With this review, I’ve hit my Quarter-Cannonball goal! And I did it before the end of December this time!
I notice something I’ve never noticed before. Oddly always wears a star on her shirt, as does her Auntie Oddly. The more “traditional” witches wear a crescent moon as their symbol. Auntie Oddly cements her awesomeness. She’s obviously very powerful, although she sometimes seems a little sad despite her effervescent personality.
We get to see something lovely. Auntie shows Oddly a memory of her parents so she can experience her mother’s love. The lovely moment doesn’t last too long, though! And then Oddly get an invitation via a poorly designed self-aware robot! (And her last line is kind of awesome.)
Here we learn more about Oddly’s friends. There’s a bit of sadness in each one of them. No one has parents that are around, or in Misty’s case, at all. Reggie was created as an experiment in creating artificial life, Ragnar is obsessed with science and the “real” world, and Misty loves to dance, which is only acceptable for males in ghost culture.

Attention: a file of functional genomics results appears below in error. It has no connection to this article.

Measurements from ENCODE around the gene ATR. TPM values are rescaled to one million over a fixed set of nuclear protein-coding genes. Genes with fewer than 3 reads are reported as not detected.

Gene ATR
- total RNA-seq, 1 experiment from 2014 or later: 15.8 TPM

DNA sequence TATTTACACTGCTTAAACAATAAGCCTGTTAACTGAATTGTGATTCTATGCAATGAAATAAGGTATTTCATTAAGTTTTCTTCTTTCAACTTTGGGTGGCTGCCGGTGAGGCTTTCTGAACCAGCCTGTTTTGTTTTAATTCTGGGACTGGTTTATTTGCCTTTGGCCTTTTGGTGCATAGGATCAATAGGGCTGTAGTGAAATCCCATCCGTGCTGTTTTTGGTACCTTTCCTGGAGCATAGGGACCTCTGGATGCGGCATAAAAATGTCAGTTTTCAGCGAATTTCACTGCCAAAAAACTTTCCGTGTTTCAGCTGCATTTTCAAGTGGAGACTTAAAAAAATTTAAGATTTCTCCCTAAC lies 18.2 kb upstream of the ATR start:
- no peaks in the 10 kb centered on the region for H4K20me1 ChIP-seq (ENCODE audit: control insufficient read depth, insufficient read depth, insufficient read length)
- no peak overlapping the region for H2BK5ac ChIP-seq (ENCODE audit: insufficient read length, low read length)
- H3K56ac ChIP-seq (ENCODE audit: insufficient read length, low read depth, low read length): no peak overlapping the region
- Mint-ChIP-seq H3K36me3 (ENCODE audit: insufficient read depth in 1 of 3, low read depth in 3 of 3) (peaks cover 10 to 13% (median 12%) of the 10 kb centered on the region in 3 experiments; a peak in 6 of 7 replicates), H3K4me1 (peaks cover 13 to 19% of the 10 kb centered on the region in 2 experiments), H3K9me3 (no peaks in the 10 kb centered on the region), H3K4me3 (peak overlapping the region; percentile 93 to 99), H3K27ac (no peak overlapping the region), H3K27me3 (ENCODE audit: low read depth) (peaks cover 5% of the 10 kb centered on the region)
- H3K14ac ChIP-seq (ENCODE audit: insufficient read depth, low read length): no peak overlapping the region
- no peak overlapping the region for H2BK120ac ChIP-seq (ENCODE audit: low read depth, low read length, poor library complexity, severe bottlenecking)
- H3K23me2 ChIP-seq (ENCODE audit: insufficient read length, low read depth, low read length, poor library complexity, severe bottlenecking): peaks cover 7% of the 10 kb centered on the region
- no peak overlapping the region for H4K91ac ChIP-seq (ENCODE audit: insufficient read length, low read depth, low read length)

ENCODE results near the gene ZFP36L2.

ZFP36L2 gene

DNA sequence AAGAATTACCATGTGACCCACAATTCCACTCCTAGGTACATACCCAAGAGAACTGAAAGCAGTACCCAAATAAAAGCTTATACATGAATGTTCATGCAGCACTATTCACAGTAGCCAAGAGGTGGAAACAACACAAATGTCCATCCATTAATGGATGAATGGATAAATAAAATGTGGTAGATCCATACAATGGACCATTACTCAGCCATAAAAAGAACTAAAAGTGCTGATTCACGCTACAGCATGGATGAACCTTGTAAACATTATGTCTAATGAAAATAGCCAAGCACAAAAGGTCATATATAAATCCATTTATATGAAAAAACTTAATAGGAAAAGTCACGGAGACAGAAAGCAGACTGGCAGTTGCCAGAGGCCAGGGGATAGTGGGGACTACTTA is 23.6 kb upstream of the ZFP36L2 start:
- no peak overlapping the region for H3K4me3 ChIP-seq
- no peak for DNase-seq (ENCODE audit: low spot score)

After learning that it was recently Oddly’s birthday, the gang enters “The Closet” in search of a birthday gift. Oddly tells them her story as well. We learn about Ragnar’s parents – his father was pursuing artificial life while his mother was preserving the natural one. And we get to meet Oopie! Oopie is the best thing ever. It’s kind of like a Pikachu, only more awesome, and probably more annoying to Oddly. And Oddly also performs an act of kindness to someone we meet in Chapter 8.
Here we go back to school and the confusion that is lessons. The different subjects seem to intertwine with similar themes: belief, repetition, and good versus evil. We also see that Oddly’s favorite comic book hero, Tommy Tsunami, is just as inaccessible here as when he was just ink on a page – he’s popular, and she’s one of the misfits.
We get some lovely and emotional scenes in Book 2. Color plays a visual role in the physical location and emotional state of the characters. We see quite a few flashbacks in Book 2. (Mr. Crabula is the wise teacher whose advice you should really follow, but never really do. His wisdom is realized in hindsight. Sadly, he does not appear in Book 3.) And there are some very clever lines as well. Oddly is learning more about who she is and where she came from. She’s also learning about this new world that she’s in, which may provide more life lessons than she was expecting. She’s learning the value of friendship, something she’s never had before. And as she learns, we are reminded of our own lives and lessons.
And now, a question for Otis Frampton: “Why does Misty wear shoes?”